Seventy percent feared that anti-Palestinian manifestations would increase in the wake of October 7.

Asked by the Israel Democracy Institute if, given an alternative Western citizenship, they would leave Israel, 59 percent of Israeli Palestinians surveyed said they would stay.

Commenting on various polls, Middle East researcher Rachel Friedman noted that Palestinian Israelis were among the civilians Hamas killed on October 7.

Ms. Friedman’s conclusion says much about lessons to be learned from minority attitudes, whether Diaspora Jewish, Palestinian Israeli, or Turkish Kurdish, particularly for the future of Jewish-Palestinian relations.

“On October 7, 2023, Hamas viewed their victims’ religion and ethnicity as secondary to their nationality. Israeli Jews and Israeli Arabs would be wise to do the same,” Ms. Friedman said.

The relevance of Ms. Friedman’s conclusion is highlighted by the acceleration of differences among Diaspora Jews, a community polarised by the Hamas attack and the Gaza war.

Like Palestinian Israelis, Jews feel less secure. Sixty-three percent of American Jews said their place in American society had become less secure, a 22 percent increase compared to a year earlier, according to a survey commissioned by the American Jewish Committee.

Forty-six percent said they took precautions or avoided posting content online, wearing clothing that would identify them as Jews, or going to certain places out of concern for their safety.

Even so, 62 percent of American Jews polled on behalf of the Jewish Federations of North America said they “sometimes find it hard to support actions taken by Israel or its government” and 45 percent expressed an unfavorable view of the Israeli government. Yet, 72 percent noted that “in general, Israel makes me proud to be Jewish.”

Increasingly ambivalent Diaspora Jewish attitudes towards Israeli policy and perceptions of how that might impact their safety is reflected in diminished Diaspora Jewish immigration to Israel and millennial Jewish responses to attempts by Israel and its supporters to depict pro-Palestinian protests on university campuses as antisemitic.

Israel’s Immigration and Absorption Ministry reported in December that 2,662 people had immigrated since October 7, the vast majority from Russia, Belarus, and Ukraine. Only 218 came from the United States and 116 from France, many of whom had initiated the immigration process before October 7.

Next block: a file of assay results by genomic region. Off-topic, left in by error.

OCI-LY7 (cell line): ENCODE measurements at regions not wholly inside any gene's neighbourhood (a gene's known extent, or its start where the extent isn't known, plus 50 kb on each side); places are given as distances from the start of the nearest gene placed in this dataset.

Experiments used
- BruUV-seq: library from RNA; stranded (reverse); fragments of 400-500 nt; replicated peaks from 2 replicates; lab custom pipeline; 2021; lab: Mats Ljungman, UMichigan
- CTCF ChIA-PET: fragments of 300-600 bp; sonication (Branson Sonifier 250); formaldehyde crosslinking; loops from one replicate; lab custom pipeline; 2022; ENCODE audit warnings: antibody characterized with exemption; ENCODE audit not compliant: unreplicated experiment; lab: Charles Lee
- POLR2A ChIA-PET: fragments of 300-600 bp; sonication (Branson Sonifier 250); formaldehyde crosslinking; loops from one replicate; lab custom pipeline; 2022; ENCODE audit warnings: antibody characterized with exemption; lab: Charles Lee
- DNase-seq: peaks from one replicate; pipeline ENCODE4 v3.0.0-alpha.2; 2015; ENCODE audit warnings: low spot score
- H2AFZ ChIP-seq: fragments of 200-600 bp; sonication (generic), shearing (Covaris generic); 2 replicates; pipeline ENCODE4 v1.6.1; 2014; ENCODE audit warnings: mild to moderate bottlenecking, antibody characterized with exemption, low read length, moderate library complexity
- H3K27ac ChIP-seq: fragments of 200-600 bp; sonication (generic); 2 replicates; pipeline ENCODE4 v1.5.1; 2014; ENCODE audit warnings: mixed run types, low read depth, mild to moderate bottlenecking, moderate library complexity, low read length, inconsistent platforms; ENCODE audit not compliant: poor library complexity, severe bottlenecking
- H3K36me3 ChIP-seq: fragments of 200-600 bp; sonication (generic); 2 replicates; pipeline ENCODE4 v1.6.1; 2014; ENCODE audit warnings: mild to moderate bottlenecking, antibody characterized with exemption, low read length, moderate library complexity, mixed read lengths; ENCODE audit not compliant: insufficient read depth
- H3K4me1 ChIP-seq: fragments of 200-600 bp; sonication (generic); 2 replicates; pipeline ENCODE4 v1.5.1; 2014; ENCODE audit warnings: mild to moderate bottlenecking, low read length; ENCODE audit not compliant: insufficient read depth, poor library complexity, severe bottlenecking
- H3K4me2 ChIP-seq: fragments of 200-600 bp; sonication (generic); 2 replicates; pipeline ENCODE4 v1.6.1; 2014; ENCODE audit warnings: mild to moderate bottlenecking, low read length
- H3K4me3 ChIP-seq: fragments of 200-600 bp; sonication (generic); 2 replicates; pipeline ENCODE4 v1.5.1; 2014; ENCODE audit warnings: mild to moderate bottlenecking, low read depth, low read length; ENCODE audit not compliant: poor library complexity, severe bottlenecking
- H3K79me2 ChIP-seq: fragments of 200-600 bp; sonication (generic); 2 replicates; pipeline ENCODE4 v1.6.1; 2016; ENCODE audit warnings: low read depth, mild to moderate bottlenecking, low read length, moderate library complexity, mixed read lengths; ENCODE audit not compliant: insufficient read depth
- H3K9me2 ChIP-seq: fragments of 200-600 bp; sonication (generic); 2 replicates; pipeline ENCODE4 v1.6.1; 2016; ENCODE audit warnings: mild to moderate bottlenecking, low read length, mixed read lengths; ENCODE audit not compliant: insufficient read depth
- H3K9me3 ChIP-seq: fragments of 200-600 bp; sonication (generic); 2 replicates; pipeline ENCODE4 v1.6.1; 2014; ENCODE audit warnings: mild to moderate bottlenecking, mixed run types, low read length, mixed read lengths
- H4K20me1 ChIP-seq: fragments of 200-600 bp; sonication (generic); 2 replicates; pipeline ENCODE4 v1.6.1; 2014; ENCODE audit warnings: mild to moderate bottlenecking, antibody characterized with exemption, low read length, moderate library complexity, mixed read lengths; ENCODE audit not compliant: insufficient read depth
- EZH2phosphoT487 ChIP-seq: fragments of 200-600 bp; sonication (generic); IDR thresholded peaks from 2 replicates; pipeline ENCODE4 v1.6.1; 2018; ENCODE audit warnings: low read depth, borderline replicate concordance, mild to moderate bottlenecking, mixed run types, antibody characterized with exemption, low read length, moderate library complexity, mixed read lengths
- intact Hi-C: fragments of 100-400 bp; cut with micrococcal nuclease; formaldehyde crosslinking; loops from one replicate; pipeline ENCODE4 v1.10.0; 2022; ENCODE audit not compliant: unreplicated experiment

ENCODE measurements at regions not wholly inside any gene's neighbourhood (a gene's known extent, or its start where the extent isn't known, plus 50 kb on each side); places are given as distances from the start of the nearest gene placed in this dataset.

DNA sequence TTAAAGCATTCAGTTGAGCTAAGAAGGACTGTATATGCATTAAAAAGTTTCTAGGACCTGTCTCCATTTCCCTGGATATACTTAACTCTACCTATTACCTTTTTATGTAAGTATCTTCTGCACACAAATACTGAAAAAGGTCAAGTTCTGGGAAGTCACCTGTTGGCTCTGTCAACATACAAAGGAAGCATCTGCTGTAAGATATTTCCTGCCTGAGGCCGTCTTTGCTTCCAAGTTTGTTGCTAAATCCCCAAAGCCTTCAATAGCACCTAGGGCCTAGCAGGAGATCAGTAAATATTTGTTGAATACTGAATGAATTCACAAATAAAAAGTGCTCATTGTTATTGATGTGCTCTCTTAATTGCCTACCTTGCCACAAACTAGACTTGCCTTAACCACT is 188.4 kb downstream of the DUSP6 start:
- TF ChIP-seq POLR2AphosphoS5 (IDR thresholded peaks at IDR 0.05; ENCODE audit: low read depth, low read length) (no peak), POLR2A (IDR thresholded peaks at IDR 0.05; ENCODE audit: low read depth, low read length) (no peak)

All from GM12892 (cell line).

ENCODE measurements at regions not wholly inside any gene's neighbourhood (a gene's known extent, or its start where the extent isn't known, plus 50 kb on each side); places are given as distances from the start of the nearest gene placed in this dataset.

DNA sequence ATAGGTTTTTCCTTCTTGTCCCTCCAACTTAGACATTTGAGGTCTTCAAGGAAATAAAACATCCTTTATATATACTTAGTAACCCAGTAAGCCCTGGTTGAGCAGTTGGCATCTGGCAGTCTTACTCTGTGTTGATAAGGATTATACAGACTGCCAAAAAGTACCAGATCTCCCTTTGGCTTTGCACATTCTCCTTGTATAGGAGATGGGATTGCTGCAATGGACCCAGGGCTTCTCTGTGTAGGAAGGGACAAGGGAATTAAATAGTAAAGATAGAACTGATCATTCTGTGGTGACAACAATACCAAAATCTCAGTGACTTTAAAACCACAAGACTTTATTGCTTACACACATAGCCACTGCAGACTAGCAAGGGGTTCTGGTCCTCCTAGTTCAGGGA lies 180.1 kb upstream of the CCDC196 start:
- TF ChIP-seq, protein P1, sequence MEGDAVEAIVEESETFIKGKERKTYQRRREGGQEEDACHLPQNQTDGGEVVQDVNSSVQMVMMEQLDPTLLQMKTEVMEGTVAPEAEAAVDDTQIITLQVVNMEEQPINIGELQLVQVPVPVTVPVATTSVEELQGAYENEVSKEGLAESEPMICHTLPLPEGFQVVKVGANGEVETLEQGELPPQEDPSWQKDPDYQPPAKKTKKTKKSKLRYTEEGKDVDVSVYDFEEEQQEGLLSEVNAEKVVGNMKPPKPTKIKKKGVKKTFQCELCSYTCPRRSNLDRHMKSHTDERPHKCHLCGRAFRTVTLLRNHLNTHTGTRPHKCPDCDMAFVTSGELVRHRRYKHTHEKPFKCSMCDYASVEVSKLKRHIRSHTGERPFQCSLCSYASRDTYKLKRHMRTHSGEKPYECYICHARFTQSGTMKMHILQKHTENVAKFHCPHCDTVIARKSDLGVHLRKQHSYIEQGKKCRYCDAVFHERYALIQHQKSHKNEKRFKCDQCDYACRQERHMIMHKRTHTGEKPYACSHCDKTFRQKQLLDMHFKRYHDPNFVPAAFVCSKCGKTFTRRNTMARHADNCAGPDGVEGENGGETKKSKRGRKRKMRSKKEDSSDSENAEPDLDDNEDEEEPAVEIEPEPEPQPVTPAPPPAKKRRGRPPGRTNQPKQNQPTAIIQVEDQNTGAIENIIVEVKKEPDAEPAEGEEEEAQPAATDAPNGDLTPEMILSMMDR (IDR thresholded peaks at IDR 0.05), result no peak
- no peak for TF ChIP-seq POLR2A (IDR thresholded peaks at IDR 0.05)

Overall, the figure was a far cry from the 16,400 immigrants who arrived in the same period in 2022, the bulk of whom were people escaping the war in Ukraine.

Asked in the American Jewish Committee survey whether the “actions of the state of Israel have made my life as an American Jew more difficult,” 58 percent said the phrase did not describe their experience.

Questioned whether “the anti-Israel climate, on campus or elsewhere, has forced me to hide my Jewish identity,” 62.2 percent said this too did not describe their experience, and 10.9 percent said they didn’t think there is an anti-Israel climate.

The poll elicited similar results when it asked respondents whether “the anti-Israel climate, on campuses or elsewhere, has damaged my relationships with friends.”

Prominent American Jewish activist, Israel critic, and political scientist Peter Beinart noted that “for many decades, American Jews have built our political identity on a contradiction: Pursue equal citizenship here; defend group supremacy there. Now here and there are converging. In the years to come, we will have to choose.

Rather than prompting a majority of American and Diaspora Jews to immigrate to Israel, that choice could widen the emerging gap between Israel and many Diaspora Jews.

That in turn, would reinforce lessons offered by what Diaspora Jews, Palestinian Israelis, and Turkish Kurds have in common, according to the numerous opinion polls.

Those lessons have been lost in the fog of the Gaza war. Even worse, Israel and Hamas’ war conduct have thrown them in the trash bin.

Yet, they go to the core of any attempt to make an eventual ceasefire stick and resolve the Israeli-Palestinian conflict.

About the Author
Dr. James M. Dorsey is an award-winning journalist and scholar and an Adjunct Senior Fellow at Singapore's S. Rajaratnam School of International Studies. He is the author of The Turbulent World of Middle East Soccer.